In terms of the economics, the biggest problem in our view is not actually the one that captures the headlines the most – such as immigration and refugees. It is the fact that Europe, and especially Western Europe and the Euro area, is stuck in a long-term slow-growth paradigm. That affects everyone. It affects exporters and it affects countries in CEE which are part of the value chain that is connected to Western Europe.
That is the single greatest threat, because this low-growth paradigm was assumed to be part of a cycle: recessions happen and then you recover. In fact most of the economic policies of the European financial authorities have been putting forward this idea: that, essentially, we have to make sure that we will survive the recession and should sow seeds for a regrowth. That regrowth is not happening – neither in the CEE region; in Europe; nor, in fact, in much of the rest of the world.
People talk now about a “secular stagnation” which is a long-time, low-growth, low-inflation environment. That is the threat. Even though countries in the CEE region are doing relatively well in terms of growth, the question remains as to where are the engines that will pull Europe and the rest of the world into a faster growth paradigm, so that income increases for all. Today, the traditional tools of economic policy are becoming increasingly less and less effective.
So which less orthodox tools should be used here?
The bottom line has to be increased productivity: how every European country uses its labour force.
Traditionally in a cyclical system, you use the tool of monetary policy to inject some credit into the economy in order to boost demand. Monetary policy, right now, has almost reached its limit because of the very low interest rates, which are almost negative in many countries. That has had limited effect.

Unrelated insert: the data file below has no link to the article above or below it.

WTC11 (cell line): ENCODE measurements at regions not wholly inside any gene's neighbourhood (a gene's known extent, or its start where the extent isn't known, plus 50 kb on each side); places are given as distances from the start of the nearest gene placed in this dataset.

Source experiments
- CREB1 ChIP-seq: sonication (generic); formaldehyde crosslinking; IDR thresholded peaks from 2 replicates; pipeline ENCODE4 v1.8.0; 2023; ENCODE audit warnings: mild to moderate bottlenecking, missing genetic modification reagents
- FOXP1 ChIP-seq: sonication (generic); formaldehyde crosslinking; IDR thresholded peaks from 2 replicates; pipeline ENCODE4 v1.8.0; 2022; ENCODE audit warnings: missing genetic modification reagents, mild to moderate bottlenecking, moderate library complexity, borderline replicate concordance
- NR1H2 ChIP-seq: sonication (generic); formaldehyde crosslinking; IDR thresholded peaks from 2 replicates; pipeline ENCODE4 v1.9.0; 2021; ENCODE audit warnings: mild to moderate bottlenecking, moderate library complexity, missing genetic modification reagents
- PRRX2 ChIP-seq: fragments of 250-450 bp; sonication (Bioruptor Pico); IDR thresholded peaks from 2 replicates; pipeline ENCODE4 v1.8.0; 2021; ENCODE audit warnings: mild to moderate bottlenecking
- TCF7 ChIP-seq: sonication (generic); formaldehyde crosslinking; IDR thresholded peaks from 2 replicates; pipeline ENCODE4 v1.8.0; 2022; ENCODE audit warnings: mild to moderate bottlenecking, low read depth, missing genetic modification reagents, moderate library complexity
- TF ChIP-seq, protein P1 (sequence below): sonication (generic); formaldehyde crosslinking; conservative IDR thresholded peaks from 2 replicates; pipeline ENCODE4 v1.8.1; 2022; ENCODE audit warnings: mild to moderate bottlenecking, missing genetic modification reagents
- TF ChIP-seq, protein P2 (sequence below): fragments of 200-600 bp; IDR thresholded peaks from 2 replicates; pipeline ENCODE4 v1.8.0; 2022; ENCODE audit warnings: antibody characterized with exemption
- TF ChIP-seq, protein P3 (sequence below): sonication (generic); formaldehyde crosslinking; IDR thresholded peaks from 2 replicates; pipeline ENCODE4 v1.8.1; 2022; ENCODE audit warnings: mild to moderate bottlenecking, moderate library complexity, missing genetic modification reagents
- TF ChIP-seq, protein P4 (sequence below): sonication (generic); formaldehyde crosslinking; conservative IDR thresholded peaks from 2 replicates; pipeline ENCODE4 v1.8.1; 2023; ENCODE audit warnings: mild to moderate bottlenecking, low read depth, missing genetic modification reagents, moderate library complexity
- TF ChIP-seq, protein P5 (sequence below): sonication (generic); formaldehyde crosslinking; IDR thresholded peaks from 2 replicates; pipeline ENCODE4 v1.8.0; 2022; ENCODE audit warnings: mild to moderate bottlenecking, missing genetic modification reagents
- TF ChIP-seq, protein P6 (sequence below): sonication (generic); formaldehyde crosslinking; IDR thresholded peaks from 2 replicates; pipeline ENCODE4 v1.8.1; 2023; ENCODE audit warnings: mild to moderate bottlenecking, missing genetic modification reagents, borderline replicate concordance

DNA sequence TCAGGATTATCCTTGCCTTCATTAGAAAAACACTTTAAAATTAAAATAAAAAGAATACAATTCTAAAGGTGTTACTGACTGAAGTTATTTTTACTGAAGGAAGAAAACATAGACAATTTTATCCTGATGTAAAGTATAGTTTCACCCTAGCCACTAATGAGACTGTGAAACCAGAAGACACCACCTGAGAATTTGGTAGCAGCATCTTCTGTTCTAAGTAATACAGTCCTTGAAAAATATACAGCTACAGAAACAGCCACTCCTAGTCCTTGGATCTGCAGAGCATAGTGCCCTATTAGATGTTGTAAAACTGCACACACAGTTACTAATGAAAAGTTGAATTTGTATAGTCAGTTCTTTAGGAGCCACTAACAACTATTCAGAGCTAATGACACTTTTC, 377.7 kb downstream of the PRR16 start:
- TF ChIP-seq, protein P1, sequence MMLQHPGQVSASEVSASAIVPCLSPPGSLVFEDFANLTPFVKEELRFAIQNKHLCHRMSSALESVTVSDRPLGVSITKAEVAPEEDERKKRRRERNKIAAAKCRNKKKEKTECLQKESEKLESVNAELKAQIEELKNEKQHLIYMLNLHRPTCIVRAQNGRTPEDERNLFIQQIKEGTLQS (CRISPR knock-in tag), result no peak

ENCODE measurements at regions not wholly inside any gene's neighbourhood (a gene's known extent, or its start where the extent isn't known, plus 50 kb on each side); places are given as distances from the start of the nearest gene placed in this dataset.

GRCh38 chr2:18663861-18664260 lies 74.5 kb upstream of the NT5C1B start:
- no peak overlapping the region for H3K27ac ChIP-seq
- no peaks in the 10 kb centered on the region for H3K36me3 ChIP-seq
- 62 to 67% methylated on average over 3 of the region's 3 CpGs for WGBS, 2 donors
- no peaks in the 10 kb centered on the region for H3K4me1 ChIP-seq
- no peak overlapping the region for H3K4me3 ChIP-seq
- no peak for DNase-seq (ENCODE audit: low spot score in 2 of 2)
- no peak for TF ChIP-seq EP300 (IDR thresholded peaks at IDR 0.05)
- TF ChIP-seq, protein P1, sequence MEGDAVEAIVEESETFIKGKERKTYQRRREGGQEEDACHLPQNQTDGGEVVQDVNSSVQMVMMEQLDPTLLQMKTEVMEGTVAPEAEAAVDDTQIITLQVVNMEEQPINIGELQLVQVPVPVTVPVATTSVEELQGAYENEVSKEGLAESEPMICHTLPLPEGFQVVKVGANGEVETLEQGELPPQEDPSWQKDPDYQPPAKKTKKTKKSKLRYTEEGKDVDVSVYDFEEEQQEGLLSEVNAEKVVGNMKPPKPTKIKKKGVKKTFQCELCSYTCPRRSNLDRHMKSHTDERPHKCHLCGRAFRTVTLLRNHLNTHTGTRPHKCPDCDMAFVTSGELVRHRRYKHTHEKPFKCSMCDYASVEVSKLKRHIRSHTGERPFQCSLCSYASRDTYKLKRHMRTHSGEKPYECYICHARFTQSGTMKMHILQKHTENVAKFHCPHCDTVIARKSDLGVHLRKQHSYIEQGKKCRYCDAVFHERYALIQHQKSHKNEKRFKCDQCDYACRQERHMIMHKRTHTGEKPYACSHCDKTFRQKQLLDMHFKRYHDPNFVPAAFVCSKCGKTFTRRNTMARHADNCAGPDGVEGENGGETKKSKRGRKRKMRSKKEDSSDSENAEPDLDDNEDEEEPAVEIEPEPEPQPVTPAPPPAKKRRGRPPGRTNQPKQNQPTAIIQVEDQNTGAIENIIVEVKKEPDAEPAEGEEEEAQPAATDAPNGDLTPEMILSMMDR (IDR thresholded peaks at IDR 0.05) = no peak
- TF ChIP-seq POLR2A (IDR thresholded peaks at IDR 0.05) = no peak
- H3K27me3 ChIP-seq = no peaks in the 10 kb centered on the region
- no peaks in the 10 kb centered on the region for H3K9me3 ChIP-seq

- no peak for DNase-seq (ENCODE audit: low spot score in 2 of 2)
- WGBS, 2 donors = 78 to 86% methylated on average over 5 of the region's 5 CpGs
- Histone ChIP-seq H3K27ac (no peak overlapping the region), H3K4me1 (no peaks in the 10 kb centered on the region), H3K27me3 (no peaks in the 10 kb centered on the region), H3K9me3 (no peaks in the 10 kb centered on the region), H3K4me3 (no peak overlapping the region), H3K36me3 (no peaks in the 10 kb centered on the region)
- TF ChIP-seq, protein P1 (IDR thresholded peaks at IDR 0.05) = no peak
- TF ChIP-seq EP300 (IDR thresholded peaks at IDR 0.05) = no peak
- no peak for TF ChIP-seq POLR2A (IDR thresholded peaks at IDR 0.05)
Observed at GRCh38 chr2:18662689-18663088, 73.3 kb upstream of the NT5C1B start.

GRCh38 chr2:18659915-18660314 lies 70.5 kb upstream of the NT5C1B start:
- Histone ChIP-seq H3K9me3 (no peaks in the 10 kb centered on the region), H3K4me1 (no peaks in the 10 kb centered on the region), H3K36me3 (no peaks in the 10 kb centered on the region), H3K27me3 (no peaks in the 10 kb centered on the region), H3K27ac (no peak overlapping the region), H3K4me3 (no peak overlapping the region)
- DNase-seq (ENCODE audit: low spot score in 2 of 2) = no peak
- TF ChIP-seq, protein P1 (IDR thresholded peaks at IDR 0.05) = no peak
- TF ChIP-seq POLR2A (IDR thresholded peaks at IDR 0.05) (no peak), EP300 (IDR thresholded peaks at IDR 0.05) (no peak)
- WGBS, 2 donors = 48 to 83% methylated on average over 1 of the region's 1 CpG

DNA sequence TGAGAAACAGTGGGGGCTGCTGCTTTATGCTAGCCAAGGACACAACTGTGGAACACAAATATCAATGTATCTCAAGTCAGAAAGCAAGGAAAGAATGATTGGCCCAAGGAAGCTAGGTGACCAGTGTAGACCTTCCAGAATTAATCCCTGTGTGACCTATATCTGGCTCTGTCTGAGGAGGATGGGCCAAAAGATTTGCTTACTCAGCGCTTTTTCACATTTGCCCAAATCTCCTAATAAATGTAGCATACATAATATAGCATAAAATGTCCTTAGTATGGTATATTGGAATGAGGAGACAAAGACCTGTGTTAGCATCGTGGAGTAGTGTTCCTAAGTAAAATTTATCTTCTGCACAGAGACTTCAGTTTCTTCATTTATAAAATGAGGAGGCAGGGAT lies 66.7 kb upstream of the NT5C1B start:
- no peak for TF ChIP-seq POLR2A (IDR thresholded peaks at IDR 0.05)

Fiscal policy is also a traditional way of growing. You inject a lot of money into the economy and because of the subsequent investment spending and people’s consumption, the economy grows. Once again, because of the deficit ceiling that many countries are up against and because their deficits are too high, compared to the Maastricht and other prudence criteria (depending on the country), their ability to use fiscal policy is also fairly limited.
Therefore, the only way out is has to be through increasing the inherent dynamism of the economy and through unleashing productivity. That can only be done through innovation; by creating a lot of small, medium and large enterprises that use high levels of skills and thereby create higher wages and higher returns. That challenge is the singular greatest challenge facing all the European countries. To do that, reforms need to be made in the labour and product markets and there needs to be policies set up that can allow these high-functioning new enterprises to grow.
I think we are now living in a time where, in some cases, a few populist governments are in power, or are trying to take over the power, in the Old Continent and in the region also. Is there room for such an unorthodox approach?